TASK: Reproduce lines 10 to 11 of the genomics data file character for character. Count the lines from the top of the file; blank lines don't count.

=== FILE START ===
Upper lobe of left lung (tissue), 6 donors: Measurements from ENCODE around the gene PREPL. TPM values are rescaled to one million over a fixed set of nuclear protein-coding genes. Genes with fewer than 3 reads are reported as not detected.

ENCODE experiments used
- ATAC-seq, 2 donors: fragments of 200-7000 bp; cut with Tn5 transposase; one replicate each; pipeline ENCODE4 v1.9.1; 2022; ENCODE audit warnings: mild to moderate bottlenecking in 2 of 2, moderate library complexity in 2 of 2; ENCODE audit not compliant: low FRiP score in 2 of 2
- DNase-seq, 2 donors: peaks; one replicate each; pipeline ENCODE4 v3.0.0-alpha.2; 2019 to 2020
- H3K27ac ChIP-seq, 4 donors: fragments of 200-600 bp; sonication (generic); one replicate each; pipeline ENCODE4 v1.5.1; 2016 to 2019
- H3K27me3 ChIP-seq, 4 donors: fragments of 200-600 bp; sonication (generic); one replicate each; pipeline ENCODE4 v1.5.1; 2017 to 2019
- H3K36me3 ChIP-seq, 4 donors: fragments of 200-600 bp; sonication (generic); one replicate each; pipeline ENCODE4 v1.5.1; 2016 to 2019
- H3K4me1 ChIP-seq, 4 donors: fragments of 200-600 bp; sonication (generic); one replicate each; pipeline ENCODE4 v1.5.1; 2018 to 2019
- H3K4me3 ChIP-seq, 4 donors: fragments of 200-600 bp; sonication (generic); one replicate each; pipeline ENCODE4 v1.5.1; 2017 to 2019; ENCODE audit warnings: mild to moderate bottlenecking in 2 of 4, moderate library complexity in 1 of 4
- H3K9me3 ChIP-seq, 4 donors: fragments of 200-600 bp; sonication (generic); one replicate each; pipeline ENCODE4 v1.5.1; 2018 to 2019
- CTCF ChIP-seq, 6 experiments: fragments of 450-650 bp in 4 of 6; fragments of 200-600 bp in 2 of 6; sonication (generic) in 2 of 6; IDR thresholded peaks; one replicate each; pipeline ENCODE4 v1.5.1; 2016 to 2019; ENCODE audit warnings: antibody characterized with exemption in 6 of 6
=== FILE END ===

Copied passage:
- H3K9me3 ChIP-seq, 4 donors: fragments of 200-600 bp; sonication (generic); one replicate each; pipeline ENCODE4 v1.5.1; 2018 to 2019
- CTCF ChIP-seq, 6 experiments: fragments of 450-650 bp in 4 of 6; fragments of 200-600 bp in 2 of 6; sonication (generic) in 2 of 6; IDR thresholded peaks; one replicate each; pipeline ENCODE4 v1.5.1; 2016 to 2019; ENCODE audit warnings: antibody characterized with exemption in 6 of 6